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Liberalism versus Conservatism in Great Literature, Lionel Trilling–Part Two

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September 13, 2016

If you have not read Part One of this series, posted last Tuesday, scroll down and read it and join the conversation.

So, to restate the concluding question from last time, If the only intellectual tradition available to us in early 21st century America is liberalism, what might be the danger

If liberalism today faces no serious disciplined intellectual opposition, what might become of the vibrancy that has characterized liberal thought over the last many decades?

Or, why hasn’t liberalism, if it is such a powerful force at the intellectual level, made greater progress in influencing the general population, even as more and more of us are earning college degrees and even advanced graduate degrees?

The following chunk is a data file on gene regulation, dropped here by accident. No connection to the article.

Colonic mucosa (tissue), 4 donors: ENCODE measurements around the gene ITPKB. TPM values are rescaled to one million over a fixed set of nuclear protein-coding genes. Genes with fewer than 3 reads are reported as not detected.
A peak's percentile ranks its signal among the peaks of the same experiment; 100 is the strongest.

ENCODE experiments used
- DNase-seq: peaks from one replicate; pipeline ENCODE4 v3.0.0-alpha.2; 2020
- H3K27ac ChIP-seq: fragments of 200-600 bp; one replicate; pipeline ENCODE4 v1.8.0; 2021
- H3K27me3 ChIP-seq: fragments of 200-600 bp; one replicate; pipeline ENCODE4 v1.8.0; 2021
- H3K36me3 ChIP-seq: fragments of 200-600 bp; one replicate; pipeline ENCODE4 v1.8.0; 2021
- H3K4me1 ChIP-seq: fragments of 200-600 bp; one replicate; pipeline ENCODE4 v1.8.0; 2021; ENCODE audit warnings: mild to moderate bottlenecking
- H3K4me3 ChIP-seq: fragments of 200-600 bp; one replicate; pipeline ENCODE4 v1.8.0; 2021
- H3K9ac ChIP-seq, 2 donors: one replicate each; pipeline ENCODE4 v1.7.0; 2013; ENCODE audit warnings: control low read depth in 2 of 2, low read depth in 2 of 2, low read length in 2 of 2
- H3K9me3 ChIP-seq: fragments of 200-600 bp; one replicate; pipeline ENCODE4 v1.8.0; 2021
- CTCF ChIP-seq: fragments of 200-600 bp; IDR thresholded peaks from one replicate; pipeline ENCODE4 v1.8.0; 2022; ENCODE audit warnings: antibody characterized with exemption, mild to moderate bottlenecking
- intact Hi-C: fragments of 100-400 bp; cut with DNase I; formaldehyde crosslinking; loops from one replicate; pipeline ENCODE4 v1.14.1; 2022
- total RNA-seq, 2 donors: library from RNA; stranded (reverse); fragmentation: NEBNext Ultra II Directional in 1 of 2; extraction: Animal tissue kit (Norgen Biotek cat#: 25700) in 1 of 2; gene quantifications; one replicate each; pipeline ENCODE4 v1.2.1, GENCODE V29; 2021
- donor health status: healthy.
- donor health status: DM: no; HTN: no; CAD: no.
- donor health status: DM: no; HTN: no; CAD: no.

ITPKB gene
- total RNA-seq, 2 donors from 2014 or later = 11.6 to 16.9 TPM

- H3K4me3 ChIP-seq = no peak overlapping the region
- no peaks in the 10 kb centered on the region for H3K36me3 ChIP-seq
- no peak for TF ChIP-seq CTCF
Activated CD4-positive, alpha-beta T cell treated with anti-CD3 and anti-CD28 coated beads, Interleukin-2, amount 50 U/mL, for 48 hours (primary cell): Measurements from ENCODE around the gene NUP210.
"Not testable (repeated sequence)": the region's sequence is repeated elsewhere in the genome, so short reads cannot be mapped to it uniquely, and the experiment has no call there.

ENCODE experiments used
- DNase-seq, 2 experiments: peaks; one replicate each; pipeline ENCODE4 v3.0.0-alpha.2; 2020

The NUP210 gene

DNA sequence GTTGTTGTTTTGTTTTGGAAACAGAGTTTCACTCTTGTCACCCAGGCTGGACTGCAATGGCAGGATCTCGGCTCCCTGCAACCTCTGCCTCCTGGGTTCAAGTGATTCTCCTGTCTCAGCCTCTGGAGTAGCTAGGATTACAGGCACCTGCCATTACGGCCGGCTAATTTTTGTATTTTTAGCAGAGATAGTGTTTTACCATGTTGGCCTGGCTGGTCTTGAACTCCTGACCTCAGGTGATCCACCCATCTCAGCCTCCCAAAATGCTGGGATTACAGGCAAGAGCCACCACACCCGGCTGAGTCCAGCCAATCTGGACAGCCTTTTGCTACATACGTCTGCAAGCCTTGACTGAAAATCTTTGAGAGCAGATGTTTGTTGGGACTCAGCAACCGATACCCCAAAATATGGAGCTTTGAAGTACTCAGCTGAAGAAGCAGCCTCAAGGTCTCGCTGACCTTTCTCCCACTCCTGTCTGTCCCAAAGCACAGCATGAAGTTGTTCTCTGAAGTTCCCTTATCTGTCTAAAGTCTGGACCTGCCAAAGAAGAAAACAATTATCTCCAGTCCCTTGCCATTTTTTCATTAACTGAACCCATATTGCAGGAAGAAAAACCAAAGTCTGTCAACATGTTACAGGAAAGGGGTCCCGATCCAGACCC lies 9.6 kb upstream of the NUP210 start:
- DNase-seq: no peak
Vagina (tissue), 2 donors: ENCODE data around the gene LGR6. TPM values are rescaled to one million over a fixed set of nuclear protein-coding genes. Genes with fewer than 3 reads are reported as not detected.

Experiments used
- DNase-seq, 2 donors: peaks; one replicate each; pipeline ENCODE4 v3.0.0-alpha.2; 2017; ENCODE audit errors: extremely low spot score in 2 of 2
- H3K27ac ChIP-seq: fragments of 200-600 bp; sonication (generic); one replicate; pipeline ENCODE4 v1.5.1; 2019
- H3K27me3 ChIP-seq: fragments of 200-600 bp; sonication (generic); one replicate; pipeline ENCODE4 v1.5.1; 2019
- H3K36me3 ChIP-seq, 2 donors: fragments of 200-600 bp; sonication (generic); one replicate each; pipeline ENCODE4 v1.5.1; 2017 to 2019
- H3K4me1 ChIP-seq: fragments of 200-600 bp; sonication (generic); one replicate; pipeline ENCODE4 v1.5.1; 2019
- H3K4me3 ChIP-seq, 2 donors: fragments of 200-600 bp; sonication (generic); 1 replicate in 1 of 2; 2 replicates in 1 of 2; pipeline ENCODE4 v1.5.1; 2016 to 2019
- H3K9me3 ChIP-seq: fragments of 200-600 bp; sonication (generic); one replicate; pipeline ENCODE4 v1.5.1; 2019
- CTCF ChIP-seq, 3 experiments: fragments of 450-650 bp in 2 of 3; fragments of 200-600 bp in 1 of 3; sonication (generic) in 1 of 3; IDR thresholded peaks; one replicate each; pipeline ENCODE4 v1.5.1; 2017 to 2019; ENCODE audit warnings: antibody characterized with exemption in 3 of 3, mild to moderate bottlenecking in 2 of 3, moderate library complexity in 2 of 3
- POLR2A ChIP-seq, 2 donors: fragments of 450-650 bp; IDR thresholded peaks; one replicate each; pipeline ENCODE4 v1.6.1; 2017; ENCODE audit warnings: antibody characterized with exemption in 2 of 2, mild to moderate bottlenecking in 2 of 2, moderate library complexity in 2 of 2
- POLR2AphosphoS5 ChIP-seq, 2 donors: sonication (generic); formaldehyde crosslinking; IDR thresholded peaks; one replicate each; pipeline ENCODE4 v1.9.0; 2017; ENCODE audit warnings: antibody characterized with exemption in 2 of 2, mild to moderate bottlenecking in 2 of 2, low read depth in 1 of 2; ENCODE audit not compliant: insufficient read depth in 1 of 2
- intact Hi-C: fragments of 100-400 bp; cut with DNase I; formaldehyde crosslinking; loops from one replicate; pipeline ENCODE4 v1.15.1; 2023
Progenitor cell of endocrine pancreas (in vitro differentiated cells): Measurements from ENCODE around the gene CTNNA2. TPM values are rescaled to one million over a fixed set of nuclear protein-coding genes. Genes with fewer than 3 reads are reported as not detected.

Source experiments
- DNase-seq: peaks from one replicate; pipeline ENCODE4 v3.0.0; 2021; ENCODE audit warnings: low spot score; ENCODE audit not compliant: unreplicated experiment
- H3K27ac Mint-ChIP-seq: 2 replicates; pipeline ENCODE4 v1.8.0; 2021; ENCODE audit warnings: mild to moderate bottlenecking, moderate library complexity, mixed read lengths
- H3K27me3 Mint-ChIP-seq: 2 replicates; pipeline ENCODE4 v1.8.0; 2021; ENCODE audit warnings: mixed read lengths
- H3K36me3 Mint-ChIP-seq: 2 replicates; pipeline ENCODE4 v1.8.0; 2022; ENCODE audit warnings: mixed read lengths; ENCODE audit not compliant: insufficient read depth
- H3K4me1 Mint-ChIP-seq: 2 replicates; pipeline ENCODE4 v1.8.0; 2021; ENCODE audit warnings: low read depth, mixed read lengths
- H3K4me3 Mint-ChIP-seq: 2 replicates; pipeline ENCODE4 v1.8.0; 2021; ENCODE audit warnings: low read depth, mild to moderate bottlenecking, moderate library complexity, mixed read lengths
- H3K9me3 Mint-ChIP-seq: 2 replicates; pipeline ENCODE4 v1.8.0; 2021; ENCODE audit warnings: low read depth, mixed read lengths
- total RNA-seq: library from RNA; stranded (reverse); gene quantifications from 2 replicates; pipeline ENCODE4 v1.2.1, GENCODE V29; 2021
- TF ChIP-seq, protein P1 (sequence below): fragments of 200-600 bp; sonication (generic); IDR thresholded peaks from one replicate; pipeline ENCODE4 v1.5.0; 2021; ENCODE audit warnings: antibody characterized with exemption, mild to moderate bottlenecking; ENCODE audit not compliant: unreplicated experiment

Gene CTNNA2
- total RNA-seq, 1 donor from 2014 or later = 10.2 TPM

Back to the conservative political movement itself for a few minutes

If such a powerful political movement as is clearly about us today cannot sustain itself intellectually, what might be the consequences?

Try this idea out from Lionel Trilling, an idea not just about his own time but as a general observation still relevant for our times:

“It is just when a movement despairs of having ideas that it turns to force, which it masks in ideology?” (The Liberal Imagination xvi) Well?

Why not start a conversation in the comments box? But if not, think seriously about these questions as part of living the literary life.

Paul Varner

 

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